The Gothic Hufflepuff in an Off-Broadway Harry Potter Parody [Featured Site Content]
Oct 02, 2017, 06:42am
Goths and Harry Potter fan creations don't always mix well, as showcased in the notoriously bad fanfiction, My Immortal. But that doesn't mean it can't be done right! In fact, I recently watched a play that presents a very nuanced story about the complex emotional journey of an edgy alternative girl who is sorted into Hufflepuff. What play was that? It's called Puffs: Or Seven Increasingly Eventful Years at a Certain School of Magic and Magic and it's currently playing at the New World Stages theater in New York City. Puffs parodies the Harry Potter books and reimagines Harry's seven years at Hogwarts as told from the perspective of a bunch of background characters in Hufflepuff, while cleverly avoiding any copyright issues.

It's a common stereotype in the Harry Potter fandom that Slytherin is the Hogwarts House for goths. It is, after all, the house that gave rise to the Death Eaters—a group of villains who run around in black cloaks and skull tattoos. The common room is in the dark and dismal dungeons and house mascot is a serpent. Slytherin is even host to the only truly scary ghost in Hogwarts, the Bloody Baron. (While all this is true, I think there's also a compelling argument to be made that Slytherin is actually the preppiest of the houses, but I digress.) In contrast, Hufflepuff is stereotyped as the warm, friendly, happy-go-lucky house. That is, when it's not being disparaged as the lame, forgettable, reject house. It's probably the place you'd least expect to find a goth.

Enter Megan. One of the main characters in Puffs, Megan is a rough-around-the-edges alternative girl whose style evolves from goth to more punk or grunge over the course of the show. Her life goal is to be as badass as her Death Eater mother, and she's got no interest in friends or warm, fuzzy feelings. Yet somehow, she gets sorted in with the Puffs. Each of the characters in this play struggles against the stereotypes of their house, determined not to be viewed as lame, weak, or losers. But none of them struggle quite as much as Megan, who didn't even want to be a Puff in the first place. Reluctantly, Megan is roped into friendship with fellow Puffs, Wayne and Oliver, forming a sort of anti-trio which parallels Harry, Ron, and Hermione. Over the course of their seven years together, the boys help teach Megan that friendship is more important than maintaining an impressive and intimidating image. More importantly, Megan learns that being Slytherin or evil isn't the only way to be badass. You can be a badass by sticking up for your friends and by fighting for what's right. And even goths can be a little warm and fuzzy.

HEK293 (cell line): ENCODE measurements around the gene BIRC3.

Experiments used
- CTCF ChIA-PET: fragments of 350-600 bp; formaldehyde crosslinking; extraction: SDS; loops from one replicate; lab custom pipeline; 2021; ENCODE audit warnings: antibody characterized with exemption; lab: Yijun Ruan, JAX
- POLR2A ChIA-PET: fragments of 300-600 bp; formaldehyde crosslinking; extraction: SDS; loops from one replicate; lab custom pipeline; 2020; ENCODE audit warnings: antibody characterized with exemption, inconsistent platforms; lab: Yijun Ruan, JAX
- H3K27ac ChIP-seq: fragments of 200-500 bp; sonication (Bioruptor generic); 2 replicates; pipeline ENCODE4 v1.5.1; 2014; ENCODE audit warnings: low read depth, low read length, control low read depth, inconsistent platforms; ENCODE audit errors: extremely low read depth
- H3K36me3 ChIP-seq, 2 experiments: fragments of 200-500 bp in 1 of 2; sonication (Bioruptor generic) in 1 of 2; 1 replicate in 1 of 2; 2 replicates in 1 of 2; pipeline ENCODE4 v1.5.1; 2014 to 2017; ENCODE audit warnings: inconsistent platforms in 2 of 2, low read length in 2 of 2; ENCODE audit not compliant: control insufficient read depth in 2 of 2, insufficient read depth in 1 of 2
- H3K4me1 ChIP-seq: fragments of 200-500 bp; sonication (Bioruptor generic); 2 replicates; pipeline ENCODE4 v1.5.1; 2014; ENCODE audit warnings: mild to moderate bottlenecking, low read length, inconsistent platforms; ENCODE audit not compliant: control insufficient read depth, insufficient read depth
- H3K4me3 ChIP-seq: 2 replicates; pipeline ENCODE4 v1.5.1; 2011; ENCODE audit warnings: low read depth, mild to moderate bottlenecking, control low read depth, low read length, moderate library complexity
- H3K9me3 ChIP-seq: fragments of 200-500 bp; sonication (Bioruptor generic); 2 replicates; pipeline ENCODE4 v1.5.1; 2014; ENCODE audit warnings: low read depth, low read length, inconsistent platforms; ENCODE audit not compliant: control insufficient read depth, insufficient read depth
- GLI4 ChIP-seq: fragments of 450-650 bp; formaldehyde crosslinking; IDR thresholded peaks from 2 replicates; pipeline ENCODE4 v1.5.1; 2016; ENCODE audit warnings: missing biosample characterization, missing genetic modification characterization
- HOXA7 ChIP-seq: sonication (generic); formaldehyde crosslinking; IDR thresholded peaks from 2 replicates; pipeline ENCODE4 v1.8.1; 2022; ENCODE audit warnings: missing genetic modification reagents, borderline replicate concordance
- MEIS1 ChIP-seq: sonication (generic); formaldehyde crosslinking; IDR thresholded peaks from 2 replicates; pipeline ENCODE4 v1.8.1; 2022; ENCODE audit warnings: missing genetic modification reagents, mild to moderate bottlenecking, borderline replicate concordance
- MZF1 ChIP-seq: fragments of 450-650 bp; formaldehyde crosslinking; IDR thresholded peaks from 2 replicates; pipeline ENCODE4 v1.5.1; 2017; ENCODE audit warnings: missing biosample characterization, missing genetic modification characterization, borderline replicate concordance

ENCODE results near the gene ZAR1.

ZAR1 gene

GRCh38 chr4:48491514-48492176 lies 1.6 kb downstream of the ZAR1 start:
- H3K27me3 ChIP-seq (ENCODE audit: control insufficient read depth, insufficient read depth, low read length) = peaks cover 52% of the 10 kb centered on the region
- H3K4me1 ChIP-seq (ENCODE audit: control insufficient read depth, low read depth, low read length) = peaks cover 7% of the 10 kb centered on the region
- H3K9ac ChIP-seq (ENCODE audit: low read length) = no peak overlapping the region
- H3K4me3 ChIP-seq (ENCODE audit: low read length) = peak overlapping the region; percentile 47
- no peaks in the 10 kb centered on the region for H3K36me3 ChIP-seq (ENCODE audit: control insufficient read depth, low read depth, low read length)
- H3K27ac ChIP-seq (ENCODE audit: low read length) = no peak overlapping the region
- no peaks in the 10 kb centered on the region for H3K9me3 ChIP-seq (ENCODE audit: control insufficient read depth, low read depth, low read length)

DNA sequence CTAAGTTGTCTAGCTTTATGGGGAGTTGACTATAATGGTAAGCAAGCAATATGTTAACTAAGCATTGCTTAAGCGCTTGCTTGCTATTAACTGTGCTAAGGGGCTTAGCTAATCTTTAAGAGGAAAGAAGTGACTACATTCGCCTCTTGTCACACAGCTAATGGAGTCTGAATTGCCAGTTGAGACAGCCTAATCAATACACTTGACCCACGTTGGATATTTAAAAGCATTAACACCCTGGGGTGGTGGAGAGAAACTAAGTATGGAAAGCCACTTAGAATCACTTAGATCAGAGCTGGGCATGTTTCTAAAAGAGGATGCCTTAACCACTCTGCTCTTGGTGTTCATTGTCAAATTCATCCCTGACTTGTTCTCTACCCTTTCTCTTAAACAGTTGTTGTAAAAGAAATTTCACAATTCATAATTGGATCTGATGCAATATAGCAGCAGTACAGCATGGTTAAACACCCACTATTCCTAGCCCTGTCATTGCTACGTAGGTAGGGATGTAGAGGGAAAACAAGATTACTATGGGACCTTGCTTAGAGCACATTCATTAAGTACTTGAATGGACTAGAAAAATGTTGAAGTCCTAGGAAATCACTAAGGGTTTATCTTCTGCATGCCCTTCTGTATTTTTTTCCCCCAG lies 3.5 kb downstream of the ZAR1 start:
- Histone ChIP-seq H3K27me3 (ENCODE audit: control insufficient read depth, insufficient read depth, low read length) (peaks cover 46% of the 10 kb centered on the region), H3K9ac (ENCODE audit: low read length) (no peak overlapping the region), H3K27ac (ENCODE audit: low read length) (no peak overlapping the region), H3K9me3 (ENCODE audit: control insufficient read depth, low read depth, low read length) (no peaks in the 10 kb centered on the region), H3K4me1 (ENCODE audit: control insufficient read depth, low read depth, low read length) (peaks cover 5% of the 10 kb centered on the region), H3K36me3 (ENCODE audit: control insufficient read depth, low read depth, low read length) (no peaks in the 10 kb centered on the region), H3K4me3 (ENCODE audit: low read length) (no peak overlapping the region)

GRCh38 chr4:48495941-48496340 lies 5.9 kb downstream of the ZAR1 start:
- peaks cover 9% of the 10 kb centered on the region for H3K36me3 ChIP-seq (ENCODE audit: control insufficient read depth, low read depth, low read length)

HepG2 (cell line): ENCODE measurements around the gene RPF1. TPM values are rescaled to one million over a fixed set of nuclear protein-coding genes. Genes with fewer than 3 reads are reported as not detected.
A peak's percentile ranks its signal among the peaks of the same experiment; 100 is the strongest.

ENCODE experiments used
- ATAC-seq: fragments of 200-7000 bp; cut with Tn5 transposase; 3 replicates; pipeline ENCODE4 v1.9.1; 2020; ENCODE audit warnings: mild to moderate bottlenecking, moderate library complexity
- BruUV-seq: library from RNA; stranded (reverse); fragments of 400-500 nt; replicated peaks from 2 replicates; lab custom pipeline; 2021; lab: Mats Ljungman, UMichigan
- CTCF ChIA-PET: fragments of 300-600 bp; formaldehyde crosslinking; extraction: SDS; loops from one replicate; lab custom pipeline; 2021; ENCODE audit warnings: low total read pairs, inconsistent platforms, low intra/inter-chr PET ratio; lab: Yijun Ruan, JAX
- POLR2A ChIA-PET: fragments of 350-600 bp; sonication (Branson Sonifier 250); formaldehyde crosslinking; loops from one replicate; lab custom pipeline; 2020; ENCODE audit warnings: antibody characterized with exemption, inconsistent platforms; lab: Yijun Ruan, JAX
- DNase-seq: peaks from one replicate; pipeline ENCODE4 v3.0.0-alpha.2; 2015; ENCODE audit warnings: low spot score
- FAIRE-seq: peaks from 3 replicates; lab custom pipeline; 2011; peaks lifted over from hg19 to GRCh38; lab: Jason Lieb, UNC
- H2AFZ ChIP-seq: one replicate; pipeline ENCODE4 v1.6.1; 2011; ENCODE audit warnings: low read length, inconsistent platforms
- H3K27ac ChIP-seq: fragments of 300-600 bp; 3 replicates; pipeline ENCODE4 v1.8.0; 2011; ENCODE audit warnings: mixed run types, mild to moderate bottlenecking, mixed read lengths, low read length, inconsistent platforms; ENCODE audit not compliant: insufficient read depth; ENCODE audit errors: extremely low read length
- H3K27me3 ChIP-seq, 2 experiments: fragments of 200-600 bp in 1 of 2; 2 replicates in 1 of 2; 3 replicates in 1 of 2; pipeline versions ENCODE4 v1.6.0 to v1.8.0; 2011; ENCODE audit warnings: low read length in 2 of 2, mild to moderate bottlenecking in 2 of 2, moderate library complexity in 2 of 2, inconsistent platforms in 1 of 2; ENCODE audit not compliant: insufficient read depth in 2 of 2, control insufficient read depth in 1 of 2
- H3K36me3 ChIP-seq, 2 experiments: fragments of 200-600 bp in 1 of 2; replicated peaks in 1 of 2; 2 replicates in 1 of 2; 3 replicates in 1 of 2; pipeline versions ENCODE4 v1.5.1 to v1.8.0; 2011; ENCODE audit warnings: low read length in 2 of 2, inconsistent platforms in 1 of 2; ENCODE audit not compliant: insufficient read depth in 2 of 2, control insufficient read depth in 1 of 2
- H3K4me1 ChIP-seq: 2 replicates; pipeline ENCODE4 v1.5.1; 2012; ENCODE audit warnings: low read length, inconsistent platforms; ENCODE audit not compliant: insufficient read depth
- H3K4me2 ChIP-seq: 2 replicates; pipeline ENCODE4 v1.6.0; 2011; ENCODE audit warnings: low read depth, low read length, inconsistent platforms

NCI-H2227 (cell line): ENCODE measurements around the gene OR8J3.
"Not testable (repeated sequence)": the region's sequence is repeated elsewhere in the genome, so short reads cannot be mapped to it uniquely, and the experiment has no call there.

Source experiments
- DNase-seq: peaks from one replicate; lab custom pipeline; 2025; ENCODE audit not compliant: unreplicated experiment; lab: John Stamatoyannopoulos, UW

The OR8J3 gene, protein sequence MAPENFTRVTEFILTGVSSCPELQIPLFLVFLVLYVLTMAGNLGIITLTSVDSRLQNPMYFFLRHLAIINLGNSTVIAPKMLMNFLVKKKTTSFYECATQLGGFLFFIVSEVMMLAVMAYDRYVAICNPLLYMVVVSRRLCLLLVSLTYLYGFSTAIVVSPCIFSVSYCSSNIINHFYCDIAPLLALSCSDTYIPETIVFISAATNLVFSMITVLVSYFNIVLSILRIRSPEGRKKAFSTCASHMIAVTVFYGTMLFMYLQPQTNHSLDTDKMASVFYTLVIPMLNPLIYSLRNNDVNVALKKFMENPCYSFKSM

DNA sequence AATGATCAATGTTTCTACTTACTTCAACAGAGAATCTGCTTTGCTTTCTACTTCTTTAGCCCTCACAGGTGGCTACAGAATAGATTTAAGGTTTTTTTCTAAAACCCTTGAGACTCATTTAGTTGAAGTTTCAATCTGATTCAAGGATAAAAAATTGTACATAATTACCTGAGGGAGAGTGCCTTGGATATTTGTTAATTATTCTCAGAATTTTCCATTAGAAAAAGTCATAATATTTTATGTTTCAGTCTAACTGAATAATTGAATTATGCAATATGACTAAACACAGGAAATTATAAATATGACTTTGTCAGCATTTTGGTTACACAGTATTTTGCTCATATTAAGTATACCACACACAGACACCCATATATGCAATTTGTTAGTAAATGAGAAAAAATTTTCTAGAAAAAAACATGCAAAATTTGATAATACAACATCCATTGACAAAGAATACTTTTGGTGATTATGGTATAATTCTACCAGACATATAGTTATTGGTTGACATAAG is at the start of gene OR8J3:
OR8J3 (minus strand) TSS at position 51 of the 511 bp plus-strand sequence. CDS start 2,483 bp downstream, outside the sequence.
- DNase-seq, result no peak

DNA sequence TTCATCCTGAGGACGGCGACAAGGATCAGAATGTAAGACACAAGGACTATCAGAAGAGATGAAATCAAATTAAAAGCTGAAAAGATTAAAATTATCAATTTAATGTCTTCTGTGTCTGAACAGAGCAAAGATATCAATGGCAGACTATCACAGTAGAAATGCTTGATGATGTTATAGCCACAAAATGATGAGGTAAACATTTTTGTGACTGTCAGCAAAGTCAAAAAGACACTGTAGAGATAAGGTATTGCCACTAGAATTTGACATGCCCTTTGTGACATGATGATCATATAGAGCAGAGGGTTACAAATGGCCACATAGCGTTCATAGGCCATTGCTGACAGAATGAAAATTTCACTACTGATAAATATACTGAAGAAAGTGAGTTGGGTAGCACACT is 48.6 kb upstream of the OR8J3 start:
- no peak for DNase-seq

If you're a member of the alternative scene who is struggling with the fact that you might just be a bit of a Hufflepuff—or even if you've already embraced your Hufflepuff tendencies—this is the play for you. Even if you're not a Hufflepuff, this show's themes of combating stereotypes while learning to be true to yourself are fairly universal. If you're in New York City or get the chance to visit, I highly recommend going to see Puffs while it's still playing. You won't regret it! You can find tickets online from the Puffs website.

Do we have any Hufflepuffs in the house? Do you ever feel like there's a conflict between your Hogwarts house and being a member of the alternative scene? Tell me your stories in the comments!

Written By: TheGothicLibrarian
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Oct 02, 2017, 02:28pm
Proud Hufflepuff right here, never had an issue being true to myself as a goth. I feel like Hufflepuffs aren't very common to begin with tho, it's not often I meet another.
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Oct 02, 2017, 06:10pm
I always love Ravenclaw.
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